Specifically, Guendelman and her team looked into how many of the women with ADHD in the BGALS sample had reported incidents of physical abuse, sexual abuse or neglect during childhood or adolescence. They found that nearly 1 in 4 members of the ADHD group had reported some form of trauma by adolescence, compared with 11 percent in the non-ADHD control group, and that this maltreated ADHD subgroup had a higher propensity for depression, anxiety and self-destruction than both the girls with ADHD who had not been maltreated and the girls in the non-ADHD control group.

“Our findings clearly support the contention that child or adolescent maltreatment specifically is an important risk factor for maladaptive functioning in young adulthood among women with childhood ADHD, particularly with respect to depression, anxiety and suicidal behavior,” Guendelman said.

“This is not to say that all ADHD is due to social adversity rather than biological factors,” she added. “Rather, it suggests that we must consider the contribution of factors such as severe social stress and trauma in our understanding of how children with ADHD develop.”

The BGALS sample is made up of a racially and socioeconomically diverse group of girls in the San Francisco Bay Area who have been tracked through early childhood summer camp participation, adolescence and now into early adulthood. It has compared the behavioral, emotional and academic development of the 140 girls with ADHD to that of a demographically similar group of 88 girls without ADHD. Every five years, the research team publishes studies looking into how ADHD impacts girls, including this latest research.

ADHD is not the only psychopathology impacted by environmental factors, said Hinshaw, senior author of the study.

“Across a range of mental disorders, from schizophrenia to depression and bipolar disorder, scientists are realizing that, despite the undisputed biological underpinnings of these conditions, key life experiences, including trauma, are essential forces related to long-term outcomes,” Hinshaw said.

In addition to Guedelman and Hinshaw, authors and researchers on the study are Elizabeth Owens at UC Berkeley, Chardee Galan at the University of Pittsburgh and Arianna Gard at the University of Michigan.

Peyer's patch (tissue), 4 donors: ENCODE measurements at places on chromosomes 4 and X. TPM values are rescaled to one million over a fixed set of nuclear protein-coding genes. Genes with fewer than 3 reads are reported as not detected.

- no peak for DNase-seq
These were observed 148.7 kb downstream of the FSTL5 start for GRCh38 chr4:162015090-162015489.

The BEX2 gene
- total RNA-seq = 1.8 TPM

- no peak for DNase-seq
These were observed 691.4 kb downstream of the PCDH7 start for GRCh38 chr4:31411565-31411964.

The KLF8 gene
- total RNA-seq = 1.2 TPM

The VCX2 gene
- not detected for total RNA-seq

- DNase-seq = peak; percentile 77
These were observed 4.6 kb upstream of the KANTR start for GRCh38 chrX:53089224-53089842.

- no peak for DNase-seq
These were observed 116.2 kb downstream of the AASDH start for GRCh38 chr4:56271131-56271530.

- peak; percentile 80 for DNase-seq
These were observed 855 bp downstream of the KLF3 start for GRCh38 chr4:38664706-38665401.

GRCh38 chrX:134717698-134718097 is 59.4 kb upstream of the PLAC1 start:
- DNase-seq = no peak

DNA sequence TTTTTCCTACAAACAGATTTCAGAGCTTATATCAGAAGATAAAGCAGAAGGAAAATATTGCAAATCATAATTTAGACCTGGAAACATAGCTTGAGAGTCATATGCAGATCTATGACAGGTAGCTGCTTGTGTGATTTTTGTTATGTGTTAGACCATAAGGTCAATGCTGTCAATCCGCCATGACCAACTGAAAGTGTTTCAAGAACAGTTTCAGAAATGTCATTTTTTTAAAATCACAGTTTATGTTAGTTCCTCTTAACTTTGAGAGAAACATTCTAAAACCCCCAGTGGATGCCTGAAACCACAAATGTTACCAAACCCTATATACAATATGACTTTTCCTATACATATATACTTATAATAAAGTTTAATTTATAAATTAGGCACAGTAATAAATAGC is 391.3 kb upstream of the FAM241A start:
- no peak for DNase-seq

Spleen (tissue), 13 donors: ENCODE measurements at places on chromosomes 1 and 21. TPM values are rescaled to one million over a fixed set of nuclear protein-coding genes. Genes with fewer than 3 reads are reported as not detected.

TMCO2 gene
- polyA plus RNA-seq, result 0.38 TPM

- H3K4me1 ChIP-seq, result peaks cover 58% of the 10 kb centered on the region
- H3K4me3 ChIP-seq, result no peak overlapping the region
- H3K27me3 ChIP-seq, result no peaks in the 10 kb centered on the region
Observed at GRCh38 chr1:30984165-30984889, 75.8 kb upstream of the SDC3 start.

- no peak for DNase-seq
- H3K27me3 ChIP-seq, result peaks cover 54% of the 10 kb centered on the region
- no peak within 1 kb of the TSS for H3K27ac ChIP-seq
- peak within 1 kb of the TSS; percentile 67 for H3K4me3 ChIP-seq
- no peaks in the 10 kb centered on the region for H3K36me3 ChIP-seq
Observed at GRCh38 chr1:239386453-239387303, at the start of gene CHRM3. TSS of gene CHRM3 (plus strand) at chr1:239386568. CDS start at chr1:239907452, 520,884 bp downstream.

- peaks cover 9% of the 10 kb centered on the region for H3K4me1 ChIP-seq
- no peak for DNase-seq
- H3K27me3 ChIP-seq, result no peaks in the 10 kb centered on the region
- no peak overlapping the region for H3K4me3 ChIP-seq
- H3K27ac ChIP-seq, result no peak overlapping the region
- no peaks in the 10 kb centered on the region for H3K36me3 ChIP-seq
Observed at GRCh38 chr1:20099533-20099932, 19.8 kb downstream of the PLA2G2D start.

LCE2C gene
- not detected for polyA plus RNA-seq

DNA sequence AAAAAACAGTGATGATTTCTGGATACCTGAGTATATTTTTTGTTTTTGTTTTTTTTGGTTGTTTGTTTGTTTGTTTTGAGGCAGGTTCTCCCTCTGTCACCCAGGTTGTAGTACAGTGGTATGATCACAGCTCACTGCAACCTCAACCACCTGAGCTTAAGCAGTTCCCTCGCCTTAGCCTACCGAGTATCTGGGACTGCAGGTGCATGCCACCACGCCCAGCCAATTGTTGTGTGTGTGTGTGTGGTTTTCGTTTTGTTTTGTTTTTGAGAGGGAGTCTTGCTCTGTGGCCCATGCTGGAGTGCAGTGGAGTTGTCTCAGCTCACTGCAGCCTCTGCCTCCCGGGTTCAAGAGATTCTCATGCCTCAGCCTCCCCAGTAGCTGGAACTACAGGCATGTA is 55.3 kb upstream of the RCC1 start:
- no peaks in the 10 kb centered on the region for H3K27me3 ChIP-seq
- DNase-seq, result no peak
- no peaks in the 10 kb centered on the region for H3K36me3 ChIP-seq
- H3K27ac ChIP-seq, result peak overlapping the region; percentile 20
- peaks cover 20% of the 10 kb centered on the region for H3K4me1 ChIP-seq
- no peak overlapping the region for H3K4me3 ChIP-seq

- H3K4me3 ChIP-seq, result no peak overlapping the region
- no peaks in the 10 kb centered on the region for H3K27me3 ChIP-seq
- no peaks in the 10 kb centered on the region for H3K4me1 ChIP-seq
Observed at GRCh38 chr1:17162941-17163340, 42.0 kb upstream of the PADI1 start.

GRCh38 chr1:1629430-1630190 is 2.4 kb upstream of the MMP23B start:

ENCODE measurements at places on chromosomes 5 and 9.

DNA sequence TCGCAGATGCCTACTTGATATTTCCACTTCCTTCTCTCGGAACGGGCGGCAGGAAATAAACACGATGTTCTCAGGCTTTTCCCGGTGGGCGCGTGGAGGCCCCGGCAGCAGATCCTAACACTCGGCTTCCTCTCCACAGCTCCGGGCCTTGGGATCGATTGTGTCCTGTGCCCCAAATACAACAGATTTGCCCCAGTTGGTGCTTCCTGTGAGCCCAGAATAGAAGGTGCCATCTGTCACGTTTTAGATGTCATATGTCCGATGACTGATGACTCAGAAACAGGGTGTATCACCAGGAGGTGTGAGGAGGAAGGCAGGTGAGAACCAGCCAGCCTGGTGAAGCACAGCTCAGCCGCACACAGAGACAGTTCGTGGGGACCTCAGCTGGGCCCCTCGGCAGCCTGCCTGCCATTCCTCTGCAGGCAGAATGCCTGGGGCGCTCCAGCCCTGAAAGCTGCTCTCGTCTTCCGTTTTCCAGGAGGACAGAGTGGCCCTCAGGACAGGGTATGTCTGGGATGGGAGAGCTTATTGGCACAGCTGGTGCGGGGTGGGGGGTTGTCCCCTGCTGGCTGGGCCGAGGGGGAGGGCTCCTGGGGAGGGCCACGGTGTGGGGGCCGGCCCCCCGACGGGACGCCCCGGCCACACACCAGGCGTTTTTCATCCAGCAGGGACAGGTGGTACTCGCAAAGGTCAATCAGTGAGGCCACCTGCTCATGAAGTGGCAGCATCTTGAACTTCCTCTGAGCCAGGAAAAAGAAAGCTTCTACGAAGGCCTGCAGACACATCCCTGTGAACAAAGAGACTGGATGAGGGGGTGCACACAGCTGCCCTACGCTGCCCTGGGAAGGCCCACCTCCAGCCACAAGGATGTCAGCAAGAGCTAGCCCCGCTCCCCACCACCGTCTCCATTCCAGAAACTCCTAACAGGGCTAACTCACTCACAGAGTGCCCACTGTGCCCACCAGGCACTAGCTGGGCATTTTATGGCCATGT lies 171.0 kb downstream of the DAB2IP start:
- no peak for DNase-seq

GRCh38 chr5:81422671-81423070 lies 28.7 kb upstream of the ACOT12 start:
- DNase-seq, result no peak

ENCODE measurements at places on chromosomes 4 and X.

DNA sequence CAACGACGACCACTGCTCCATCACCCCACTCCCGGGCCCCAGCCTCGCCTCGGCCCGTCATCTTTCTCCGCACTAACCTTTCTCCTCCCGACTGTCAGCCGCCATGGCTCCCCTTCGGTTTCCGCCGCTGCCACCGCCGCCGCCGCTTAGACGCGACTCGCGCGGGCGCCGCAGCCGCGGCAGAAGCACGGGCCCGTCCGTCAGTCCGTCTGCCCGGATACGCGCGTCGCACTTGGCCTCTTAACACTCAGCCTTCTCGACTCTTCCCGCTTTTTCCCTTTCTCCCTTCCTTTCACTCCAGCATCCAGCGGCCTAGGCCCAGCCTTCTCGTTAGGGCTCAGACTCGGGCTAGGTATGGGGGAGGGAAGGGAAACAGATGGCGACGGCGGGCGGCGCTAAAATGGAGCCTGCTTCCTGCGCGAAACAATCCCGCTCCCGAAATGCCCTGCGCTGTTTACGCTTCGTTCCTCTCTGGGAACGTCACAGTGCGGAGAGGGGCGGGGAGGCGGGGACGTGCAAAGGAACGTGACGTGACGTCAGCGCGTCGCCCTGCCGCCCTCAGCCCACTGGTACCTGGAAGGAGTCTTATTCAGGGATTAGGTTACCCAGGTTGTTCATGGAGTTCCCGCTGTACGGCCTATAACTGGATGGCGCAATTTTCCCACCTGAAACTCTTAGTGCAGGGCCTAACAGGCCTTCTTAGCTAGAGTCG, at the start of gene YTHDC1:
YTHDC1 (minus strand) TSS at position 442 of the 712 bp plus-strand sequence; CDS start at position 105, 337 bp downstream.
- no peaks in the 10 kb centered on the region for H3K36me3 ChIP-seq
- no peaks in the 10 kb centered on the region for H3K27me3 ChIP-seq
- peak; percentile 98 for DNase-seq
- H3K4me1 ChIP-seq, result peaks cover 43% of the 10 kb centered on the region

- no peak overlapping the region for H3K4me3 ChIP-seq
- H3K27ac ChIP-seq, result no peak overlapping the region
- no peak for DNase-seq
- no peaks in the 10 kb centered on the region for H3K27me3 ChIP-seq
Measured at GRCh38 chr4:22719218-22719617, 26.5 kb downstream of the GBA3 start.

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When you’re smiling


Are happier people healthier? UC Irvine psychologist explores power of positive emotions.

Sarah Pressman, assistant professor of psychology & social behavior at UC Irvine, and her dog, Milo, enjoy an afternoon at William R. Mason Regional Park near campus. She studies the link between happiness and health. (Photo by Steve Zylius, UC Irvine)

By Kathryn Bold, UC Irvine

Driving on the 405 freeway in Orange County rush-hour traffic, Sarah Pressman can be forgiven if she doesn’t feel like smiling. When other cars cut her off or ride her bumper, she’s tempted to do what many commuters do: curse or engage in some creative sign language. But she grins and bears it – even if it means clamping a pen between her teeth to force herself to smile.

“I literally put a pen in my mouth when I drive. It helps because you can’t feel really angry and stressed when you have this ridiculous smile on your face,” Pressman says.

She takes smiling seriously – and for good reason. An assistant professor of psychology & social behavior at UC Irvine, she studies the link between positive emotion and physical well-being. Pressman is among the first researchers to demonstrate that happy, optimistic, cheerful people tend to be healthier than those who are sad, angry or depressed, and she’s working to understand why.

“I’m not really studying what makes people happy or how they can improve their life satisfaction,” she says. “I’m trying to understand why people who are happy do better physically. Why do they live longer? Why are they less likely to get cancer? How do these positive traits protect people and keep them healthy, and how can we take advantage of them to help others?”

Put on a happy face

Pressman herself smiles often – a big, natural grin – and speaks fast, as though in a hurry to get to the bottom of her latest query. She’s led a host of studies that delve into the relationship between positive emotion and health. In particular, she’s found that smiles – even the fake, beauty pageant kind – can have beneficial physiological effects, such as lowering blood pressure and reducing pain.